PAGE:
- Former Michigan State University President Lou Anna Simon will receive three annual payments totaling $2.45 million after she retires at the end of August, the university announced Tuesday.
- Simon, who worked at Michigan State for 45 years, will hold the titles of president emeritus and professor emeritus and will receive vested retirement and other benefits.
- Her retirement comes eight months after she took an unpaid leave of absence to face charges of lying to police during the investigation into Larry Nassar, a former university sports doctor who sexually abused patients.
Simon left her role at the helm of the university in January 2018, after more than 150 women shared their stories of abuse at the hands of Nassar during his seven-day sentencing hearing. She stepped down into a prestigious professorship at the university.
Later that year, however, she was charged with four counts of lying to police about her possible knowledge of Nassar's abuse before he was arrested. If she’s convicted, she could face up to four years in prison and a $5,000 fine.
Simon's retirement agreement says Michigan State will take down her official photo if she is convicted, the Detroit Free Press reported. Her emeritus status would also be revoked. It also dictates that Michigan State highlight her donations to the university and recognize her service.
Simon's retirement package has drawn criticism.
"By allowing her to retire, MSU is invalidating the gravity of the situation, and letting the community and survivors know that the culture of abuse and lack of accountability will continue to be ignored at MSU," Grace French, one of Nassar's victims, said in a statement to The Detroit News.
Meanwhile, the student advocacy group Reclaim MSU has called on the board to revoke her faculty title.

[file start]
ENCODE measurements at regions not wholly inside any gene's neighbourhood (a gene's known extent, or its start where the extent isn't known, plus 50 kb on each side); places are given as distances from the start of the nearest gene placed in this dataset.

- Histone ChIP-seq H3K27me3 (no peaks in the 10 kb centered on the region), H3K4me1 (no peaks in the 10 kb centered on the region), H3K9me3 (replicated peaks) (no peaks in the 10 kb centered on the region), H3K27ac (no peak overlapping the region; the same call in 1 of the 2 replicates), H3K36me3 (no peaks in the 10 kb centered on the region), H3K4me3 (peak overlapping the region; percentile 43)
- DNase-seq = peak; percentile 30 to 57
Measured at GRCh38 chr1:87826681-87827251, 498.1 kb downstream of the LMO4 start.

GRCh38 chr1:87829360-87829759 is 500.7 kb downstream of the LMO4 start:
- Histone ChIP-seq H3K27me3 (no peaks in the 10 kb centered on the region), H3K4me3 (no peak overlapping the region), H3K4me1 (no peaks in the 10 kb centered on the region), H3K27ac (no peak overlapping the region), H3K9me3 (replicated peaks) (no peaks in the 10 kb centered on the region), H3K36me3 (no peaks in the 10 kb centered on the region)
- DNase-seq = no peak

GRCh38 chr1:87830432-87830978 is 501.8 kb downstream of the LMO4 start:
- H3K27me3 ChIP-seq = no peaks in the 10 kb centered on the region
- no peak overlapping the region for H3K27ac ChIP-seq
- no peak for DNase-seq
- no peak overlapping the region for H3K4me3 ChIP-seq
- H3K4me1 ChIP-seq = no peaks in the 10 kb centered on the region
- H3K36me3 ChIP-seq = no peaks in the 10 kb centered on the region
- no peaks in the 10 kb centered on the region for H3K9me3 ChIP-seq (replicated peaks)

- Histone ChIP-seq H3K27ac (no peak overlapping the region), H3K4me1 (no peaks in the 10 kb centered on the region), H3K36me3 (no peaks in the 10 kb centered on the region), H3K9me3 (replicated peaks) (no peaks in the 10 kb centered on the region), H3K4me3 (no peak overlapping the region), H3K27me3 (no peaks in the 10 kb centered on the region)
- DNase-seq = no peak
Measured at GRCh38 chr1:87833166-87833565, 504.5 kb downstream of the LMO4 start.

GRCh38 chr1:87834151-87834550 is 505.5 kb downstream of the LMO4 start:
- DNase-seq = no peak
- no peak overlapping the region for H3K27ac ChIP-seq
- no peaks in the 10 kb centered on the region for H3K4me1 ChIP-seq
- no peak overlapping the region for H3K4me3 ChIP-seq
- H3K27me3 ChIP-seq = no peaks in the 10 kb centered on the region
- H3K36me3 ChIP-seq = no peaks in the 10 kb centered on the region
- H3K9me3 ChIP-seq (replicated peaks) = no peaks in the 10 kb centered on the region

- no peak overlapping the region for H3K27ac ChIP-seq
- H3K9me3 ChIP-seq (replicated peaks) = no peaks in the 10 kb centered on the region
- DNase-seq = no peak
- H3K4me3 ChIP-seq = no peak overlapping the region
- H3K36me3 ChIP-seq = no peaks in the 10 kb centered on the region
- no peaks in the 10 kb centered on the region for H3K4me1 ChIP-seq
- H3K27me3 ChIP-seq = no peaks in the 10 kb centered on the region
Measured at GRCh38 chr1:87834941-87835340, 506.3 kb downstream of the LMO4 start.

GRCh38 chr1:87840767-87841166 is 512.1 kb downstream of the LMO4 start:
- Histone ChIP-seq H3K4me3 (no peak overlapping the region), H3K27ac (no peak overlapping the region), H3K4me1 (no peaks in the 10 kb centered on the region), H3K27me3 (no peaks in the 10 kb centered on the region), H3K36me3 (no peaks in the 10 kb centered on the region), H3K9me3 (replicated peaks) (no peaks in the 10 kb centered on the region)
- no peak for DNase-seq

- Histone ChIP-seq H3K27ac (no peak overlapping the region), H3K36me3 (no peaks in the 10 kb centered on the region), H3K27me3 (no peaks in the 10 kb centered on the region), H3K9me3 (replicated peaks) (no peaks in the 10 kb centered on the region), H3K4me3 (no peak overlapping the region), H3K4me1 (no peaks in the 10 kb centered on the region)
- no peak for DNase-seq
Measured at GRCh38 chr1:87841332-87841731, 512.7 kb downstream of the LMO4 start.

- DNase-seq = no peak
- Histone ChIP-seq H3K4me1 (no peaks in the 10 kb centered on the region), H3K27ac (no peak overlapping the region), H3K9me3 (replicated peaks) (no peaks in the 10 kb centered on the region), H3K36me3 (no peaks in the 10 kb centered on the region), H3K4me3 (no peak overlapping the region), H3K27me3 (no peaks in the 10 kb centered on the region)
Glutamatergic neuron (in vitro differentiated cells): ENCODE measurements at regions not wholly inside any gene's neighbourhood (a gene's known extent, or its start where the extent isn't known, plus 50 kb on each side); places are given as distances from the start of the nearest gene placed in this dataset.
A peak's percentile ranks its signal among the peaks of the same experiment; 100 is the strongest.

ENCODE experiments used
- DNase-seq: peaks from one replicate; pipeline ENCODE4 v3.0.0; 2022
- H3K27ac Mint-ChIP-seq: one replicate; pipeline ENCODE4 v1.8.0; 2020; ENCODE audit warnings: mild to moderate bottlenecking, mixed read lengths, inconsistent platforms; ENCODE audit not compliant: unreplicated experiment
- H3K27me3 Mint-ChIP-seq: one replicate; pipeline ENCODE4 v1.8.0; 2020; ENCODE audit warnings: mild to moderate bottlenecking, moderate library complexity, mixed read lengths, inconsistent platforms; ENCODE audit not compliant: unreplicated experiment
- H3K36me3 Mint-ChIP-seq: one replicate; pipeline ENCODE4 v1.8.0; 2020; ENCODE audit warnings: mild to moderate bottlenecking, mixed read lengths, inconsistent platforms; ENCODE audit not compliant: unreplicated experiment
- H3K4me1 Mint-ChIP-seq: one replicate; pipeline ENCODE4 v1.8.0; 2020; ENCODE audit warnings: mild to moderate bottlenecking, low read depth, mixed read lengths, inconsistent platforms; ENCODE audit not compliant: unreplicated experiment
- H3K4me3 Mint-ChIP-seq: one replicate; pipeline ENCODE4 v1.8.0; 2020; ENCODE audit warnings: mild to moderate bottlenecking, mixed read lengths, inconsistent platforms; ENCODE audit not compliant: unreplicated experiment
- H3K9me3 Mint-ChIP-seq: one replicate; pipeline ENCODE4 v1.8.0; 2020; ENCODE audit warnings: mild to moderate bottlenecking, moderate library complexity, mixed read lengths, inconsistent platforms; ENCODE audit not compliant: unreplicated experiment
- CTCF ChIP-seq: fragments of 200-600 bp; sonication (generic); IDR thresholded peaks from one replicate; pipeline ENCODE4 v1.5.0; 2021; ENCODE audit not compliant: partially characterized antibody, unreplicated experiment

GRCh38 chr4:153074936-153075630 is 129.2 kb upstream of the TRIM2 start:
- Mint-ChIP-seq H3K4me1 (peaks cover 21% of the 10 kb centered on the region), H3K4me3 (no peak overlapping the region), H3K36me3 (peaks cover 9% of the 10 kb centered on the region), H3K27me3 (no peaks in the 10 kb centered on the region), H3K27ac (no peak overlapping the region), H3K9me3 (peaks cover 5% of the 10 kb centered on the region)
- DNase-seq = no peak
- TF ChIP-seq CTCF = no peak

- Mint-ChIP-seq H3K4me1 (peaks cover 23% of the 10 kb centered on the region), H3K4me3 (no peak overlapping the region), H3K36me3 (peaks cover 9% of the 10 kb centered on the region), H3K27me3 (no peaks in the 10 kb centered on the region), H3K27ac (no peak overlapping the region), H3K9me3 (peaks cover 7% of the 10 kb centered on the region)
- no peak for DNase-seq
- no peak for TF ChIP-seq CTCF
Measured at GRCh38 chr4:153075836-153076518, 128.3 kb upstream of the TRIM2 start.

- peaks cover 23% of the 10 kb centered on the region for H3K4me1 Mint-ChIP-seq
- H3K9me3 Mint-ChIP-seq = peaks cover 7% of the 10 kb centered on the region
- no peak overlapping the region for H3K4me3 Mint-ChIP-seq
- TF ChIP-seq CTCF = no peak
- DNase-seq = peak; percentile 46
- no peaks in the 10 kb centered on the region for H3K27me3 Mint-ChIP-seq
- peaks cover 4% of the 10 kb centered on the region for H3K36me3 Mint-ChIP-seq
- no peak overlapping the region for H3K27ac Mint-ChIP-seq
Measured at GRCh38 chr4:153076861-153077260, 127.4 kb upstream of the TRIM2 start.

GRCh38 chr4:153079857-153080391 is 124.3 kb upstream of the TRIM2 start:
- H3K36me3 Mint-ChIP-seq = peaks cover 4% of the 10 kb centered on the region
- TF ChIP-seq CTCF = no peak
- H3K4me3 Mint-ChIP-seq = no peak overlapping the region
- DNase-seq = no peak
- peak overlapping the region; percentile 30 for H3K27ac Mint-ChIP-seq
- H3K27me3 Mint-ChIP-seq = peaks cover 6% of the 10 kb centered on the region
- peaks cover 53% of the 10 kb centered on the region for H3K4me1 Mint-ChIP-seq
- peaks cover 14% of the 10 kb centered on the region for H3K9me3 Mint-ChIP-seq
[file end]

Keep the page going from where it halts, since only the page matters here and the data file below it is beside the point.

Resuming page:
A Michigan State gymnastics coach also faces charges of lying to police, while Nassar's former boss has been convicted on charges of willful neglect of duty and misconduct in office.
Michigan State has struggled to restore its reputation in the aftermath of the scandal. The state's attorney general's office accused the university in December of stonewalling its investigation and Simon's interim replacement stepped down over disparaging remarks made about Nassar's victims.
In June, the university said it would hire a law firm to conduct an investigation of how its officials handled allegations of sexual abuse by Nassar.
"Our campus community is continuing its healing, and the Board of Trustees feels the retirement of Dr. Simon is best for the university," the board's chairperson, Dianne Byrum, said in the announcement.
Samuel Stanley Jr., former president of Stony Brook University, will become Michigan State's president on Thursday. He has said he plans to make meeting with sexual abuse victims a priority.
"I know the Spartan community has been profoundly troubled by the events of the past years that have shaken confidence in the institution," he said in a statement. "We will meet these challenges together and build on the important work that has already been done to create a campus culture of diversity, inclusion, equity, accountability and safety."